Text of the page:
She’s the greatest boss in the entire world. They ended up going back to work during the pandemic and they pushed all of my scenes—

[An indistinct child’s voice]

You would like some more milk? You got it honey. [Back to Romper] They pushed all of my scenes to be at the end of the entire shoot so that I could have the baby, have a maternity leave, get some resemblance of a figure back, kind of, and then come back to work. That’s what it is to work with Shonda Rhimes and that’s why you say yes when she calls. It’s not only about the material and the writing and the dialogue and the character being so good, but she actually cares and supports the people. Her being our boss during the pandemic was the most amazing thing.

[A toddler’s cry is heard]

OK, here’s milk! [Back to Romper] Sorry. My daughter sees that he got milk and now she’s screaming that she doesn’t have any. She wants whatever he has.

But has anything ever been this hard? I just… parenting in a pandemic has been so epically insane. It’s the hardest thing I’ve ever done.

Don’t even worry about it. I have two.

So you get that.

Oh yeah. Even now, as I pour juice for one…

… It better be the same amount.

This is my life. I swear to God I’m thinking about buying a little ruler to measure juice. It’s absurd.

[To her son] Do you want Santiago of the Seas again, baby?

[A silence]

My love, you have to choose quickly because I’m still on a work call…

[A child speaking]

OK! The robot one? Here you go! [To Romper] OK. I’m back. Sometimes I’m like, Am I the worst mother of all time?

Oh my God, definitely not! This is all of us right now!

But has anything ever been this hard? I just… parenting in a pandemic has been so epically insane. It’s the hardest thing I’ve ever done.

It really is, and that’s something you talked about in Season 4 of your parenting podcast Katie’s Crib.

Yeah. [Doing the podcast] kind of saved my life. Hollywood was down and theater was not to be and that doesn’t really leave room for much to do and we were going really stir crazy here. So the podcast was something I could do from my closet and talk to other people.

I find there’s so much empowerment in talking to other mothers.

Oh yeah. I mean, it’s just the only way to, I feel like, to get through this is to feel like you’re not alone, to stop following anyone on Instagram that’s making this look easy or perfect in any way, or makes you feel bad about yourself.

Funny you bring up Instagram — a few months ago I talked to Karla Souza

I love her.

She was a great interview and talked about the pressures and FOMO that come from Instagram, but she said being pregnant during the pandemic was great because she didn’t feel like she was missing out on anything because everyone was home.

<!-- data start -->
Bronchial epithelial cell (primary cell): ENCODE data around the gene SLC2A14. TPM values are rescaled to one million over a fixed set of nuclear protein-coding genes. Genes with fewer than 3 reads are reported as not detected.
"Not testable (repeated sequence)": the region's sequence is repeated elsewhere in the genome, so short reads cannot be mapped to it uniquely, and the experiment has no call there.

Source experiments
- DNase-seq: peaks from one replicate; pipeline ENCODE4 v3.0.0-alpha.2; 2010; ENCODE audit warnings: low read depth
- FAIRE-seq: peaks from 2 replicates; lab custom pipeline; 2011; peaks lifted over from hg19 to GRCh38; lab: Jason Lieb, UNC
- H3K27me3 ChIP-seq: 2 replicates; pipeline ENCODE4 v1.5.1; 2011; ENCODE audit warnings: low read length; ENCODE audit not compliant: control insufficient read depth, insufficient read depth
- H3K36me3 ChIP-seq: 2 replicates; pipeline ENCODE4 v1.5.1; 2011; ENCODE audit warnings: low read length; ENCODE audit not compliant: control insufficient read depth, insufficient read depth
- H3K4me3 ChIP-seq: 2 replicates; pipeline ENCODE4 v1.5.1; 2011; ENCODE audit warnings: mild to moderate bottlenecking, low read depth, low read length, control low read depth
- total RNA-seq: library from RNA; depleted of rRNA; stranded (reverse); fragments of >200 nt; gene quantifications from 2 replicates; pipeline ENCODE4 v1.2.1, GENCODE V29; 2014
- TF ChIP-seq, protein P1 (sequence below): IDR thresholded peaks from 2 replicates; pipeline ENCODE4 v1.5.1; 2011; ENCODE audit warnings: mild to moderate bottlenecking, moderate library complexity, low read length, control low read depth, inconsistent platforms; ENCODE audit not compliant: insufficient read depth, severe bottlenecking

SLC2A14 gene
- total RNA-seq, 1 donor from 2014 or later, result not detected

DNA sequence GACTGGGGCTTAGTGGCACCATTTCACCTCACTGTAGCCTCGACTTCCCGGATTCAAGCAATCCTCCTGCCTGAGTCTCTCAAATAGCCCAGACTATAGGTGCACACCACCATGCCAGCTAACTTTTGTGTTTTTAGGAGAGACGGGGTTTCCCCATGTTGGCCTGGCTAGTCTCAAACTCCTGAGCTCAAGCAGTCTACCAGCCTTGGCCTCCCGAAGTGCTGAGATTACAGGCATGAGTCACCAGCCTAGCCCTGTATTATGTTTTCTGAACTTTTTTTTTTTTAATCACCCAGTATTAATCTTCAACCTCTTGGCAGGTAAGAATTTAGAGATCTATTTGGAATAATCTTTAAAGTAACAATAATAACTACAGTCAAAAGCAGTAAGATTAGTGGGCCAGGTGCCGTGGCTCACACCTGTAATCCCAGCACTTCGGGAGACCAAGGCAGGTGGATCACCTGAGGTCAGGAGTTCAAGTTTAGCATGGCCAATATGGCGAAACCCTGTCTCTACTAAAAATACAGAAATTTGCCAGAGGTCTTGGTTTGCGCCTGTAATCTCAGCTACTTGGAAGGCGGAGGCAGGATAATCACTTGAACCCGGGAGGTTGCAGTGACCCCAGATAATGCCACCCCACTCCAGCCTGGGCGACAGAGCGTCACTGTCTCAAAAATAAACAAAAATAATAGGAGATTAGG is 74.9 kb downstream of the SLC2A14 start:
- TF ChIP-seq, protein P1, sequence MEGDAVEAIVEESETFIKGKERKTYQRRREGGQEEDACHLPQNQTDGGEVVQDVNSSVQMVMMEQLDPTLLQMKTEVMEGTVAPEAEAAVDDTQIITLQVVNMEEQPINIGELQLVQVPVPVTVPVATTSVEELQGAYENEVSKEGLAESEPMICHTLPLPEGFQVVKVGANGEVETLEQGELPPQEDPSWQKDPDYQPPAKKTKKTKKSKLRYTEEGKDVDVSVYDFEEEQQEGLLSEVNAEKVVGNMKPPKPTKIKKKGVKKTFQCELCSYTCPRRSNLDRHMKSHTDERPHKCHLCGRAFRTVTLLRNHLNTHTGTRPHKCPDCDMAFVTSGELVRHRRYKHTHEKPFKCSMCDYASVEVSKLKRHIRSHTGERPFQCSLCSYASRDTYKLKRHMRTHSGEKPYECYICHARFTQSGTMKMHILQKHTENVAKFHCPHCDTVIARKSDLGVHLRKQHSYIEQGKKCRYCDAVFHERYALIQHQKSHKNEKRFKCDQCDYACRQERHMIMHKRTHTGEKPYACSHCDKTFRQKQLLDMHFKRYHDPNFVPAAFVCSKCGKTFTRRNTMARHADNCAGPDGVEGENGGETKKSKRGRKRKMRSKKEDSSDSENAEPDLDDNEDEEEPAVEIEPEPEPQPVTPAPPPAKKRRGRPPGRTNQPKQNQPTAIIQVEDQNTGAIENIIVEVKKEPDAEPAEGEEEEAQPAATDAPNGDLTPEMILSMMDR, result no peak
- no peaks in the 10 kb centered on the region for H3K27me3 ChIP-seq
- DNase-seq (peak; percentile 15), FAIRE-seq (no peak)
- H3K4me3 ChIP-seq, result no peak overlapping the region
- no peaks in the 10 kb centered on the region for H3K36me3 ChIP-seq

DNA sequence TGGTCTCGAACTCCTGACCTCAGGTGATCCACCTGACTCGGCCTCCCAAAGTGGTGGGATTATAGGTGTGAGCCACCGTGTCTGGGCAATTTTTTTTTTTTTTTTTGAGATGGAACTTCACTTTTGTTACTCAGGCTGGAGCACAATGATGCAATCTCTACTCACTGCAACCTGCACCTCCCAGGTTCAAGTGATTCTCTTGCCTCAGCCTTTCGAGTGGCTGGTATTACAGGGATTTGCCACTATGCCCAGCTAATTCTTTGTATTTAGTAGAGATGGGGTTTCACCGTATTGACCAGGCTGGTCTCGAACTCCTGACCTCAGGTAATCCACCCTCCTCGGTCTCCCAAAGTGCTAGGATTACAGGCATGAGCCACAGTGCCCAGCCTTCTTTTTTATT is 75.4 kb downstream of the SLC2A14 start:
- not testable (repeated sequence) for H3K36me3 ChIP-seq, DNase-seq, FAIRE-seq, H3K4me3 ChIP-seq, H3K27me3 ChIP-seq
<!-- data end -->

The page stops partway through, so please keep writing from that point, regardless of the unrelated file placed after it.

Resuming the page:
Yeah, and it was sort of like I felt like everyone was having these moments of like... “What did you do in the pandemic? Did you write the next great American novel?” I never felt that pressure because I was like... “Oh I cooked a person.”

It’s so much better than a sourdough starter, right?

Yes, exactly. Though, speaking about sourdough, my husband [actor Adam Shapiro] created a pretzel company during the time called Shappy Pretzel that makes Philly soft pretzels.

That’s so fun! “Hey, this sucks, but pretzels are always amazing.”

Who doesn’t love a very salty carbohydrate when they’re depressed and pregnant? It was exactly what we needed — this super salty carbo bomb.

I love it, and I love that he’s bringing the East Coast to the West Coast.

Exactly his slogan is “LA born, Philly bread.”

You’re from Queens, right? Because you’ve got fantastic East Coast energy, and it supports my theory that East Coast people do really well in LA.

Yes, really well. If you’re someone who shows up early and is super professional, it stands out. But, living here has chilled me out, which is helpful, because I think I’m almost too much in New York. It’s like that [Mary Schmich] essay: Don’t stay in New York too long that it makes you hard and don’t stay in LA too long that it makes you soft. Where are you from?

[Town redacted], Connecticut.

I know exactly where that is; we got married at a sleepaway camp in [the next town over].

Camp [name redacted]?! That must have been amazing!

Ah! Yes! Oh, it was the best, we rented the whole camp for 250 guests and made it Camp Shapirlowe all weekend. It was wild. The cops showed up at 5 o’clock in the morning because we were, like, in a drum circle that was, like, way too loud, we all were skinny-dipping in that little manmade lake. I mean, it was awesome.

So I feel like I could talk to you forever, but I want to be respectful of your time.

Oh my God. No! Please don’t make me go back to my children! [A child cries in the background; laughs] I’m kidding.

This interview has been lightly edited for clarity and length.